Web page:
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30-05-2016 | Uitgave 11/2016

Quality of Life Research 11/2016

Reliability and validity of PROMIS measures administered by telephone interview in a longitudinal localized prostate cancer study

Quality of Life Research > Uitgave 11/2016
Caroleen W. Quach, Michelle M. Langer, Ronald C. Chen, David Thissen, Deborah S. Usinger, Marc A. Emerson, Bryce B. Reeve
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Part of this research was presented at the International Society for Quality of Life 22nd Annual Conference in Vancouver, BC, Canada, in October 2015.



To evaluate the reliability and validity of six PROMIS measures (anxiety, depression, fatigue, pain interference, physical function, and sleep disturbance) telephone-administered to a diverse, population-based cohort of localized prostate cancer patients.


Newly diagnosed men were enrolled in the North Carolina Prostate Cancer Comparative Effectiveness and Survivorship Study. PROMIS measures were telephone-administered pre-treatment (baseline), and at 3-months and 12-months post-treatment initiation (N = 778). Reliability was evaluated using Cronbach’s alpha. Dimensionality was examined with bifactor models and explained common variance (ECV). Ordinal logistic regression models were used to detect potential differential item functioning (DIF) for key demographic groups. Convergent and discriminant validity were assessed by correlations with the legacy instruments Memorial Anxiety Scale for Prostate Cancer and SF-12v2. Known-groups validity was examined by age, race/ethnicity, comorbidity, and treatment.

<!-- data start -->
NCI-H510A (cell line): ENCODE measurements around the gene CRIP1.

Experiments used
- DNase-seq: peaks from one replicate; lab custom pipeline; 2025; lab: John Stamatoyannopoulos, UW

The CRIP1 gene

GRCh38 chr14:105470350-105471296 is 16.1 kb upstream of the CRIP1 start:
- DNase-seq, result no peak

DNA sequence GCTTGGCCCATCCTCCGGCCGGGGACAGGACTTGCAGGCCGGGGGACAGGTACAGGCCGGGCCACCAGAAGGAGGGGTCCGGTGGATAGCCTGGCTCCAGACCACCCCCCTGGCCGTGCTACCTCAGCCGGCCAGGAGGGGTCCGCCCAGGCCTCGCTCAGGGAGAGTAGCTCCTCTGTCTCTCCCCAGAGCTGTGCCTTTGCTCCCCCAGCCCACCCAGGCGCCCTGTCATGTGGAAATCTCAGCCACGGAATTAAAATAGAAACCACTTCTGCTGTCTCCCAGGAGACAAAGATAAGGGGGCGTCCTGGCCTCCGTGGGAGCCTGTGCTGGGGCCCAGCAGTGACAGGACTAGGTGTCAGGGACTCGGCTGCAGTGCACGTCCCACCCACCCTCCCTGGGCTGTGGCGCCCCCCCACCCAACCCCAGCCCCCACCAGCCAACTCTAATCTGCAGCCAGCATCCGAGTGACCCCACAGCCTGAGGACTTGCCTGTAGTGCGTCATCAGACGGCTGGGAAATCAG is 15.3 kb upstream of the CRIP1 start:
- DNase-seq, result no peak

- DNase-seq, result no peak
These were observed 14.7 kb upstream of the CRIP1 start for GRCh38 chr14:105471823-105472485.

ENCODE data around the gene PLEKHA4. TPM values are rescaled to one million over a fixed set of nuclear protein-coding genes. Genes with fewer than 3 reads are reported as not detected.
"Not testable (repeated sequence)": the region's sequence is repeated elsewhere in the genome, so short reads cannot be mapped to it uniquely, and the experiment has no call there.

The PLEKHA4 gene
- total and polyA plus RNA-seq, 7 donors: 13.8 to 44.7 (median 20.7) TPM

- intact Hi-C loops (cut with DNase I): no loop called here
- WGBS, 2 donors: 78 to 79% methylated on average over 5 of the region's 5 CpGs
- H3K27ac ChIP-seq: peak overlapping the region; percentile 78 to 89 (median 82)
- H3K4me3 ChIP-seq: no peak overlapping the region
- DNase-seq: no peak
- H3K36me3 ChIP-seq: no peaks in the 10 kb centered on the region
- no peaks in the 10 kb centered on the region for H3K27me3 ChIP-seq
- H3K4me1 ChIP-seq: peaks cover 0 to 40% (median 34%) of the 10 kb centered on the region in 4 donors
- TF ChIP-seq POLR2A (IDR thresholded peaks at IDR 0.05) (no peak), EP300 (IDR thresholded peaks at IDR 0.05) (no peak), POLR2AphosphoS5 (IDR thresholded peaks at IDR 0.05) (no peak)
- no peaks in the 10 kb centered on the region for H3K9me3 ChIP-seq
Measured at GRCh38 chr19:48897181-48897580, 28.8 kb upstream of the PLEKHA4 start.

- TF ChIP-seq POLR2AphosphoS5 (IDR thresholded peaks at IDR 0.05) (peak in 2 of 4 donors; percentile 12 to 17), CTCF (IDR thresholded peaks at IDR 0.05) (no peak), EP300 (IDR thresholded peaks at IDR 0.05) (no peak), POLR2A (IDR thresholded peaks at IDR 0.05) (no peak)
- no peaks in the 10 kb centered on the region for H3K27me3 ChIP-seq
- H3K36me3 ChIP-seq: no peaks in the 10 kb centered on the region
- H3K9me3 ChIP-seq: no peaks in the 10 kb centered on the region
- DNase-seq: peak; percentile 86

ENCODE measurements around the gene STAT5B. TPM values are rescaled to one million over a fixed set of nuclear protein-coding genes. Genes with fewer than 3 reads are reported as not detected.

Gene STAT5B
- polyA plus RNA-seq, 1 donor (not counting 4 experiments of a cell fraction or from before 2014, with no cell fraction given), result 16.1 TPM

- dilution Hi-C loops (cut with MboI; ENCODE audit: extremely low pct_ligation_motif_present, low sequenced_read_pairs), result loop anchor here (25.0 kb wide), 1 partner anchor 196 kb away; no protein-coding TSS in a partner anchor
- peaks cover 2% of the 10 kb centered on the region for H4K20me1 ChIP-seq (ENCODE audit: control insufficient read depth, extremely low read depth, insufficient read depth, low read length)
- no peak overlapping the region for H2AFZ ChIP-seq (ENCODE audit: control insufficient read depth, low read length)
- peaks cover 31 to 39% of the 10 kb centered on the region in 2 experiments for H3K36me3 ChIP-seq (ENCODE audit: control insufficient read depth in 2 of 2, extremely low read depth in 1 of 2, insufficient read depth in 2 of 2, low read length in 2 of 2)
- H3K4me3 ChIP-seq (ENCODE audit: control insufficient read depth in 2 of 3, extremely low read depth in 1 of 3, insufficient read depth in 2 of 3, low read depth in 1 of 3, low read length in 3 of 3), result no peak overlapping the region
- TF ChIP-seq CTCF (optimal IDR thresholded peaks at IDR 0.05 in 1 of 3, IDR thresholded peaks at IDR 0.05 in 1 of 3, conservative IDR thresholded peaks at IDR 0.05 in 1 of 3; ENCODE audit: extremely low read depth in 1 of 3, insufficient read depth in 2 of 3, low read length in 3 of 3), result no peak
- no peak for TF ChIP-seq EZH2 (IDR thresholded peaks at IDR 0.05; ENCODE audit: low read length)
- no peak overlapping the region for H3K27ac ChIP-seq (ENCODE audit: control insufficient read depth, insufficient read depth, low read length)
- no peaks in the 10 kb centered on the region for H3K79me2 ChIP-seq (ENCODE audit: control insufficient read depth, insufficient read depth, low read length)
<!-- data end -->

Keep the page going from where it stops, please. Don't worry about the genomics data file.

Each PROMIS measure had high Cronbach’s alpha values (0.86–0.96) and was sufficiently unidimensional. Floor effects were observed for anxiety, depression, and pain interference measures; ceiling effects were observed for physical function. No DIF was detected. Convergent validity was established with moderate to strong correlations between PROMIS and legacy measures (0.41–0.77) of similar constructs. Discriminant validity was demonstrated with weak correlations between measures of dissimilar domains (−0.20–−0.31). PROMIS measures detected differences across age, race/ethnicity, and comorbidity groups; no differences were found by treatment.


This study provides support for the reliability and construct validity of six PROMIS measures in prostate cancer, as well as the utility of telephone administration for assessing HRQoL in low literacy and hard-to-reach populations.

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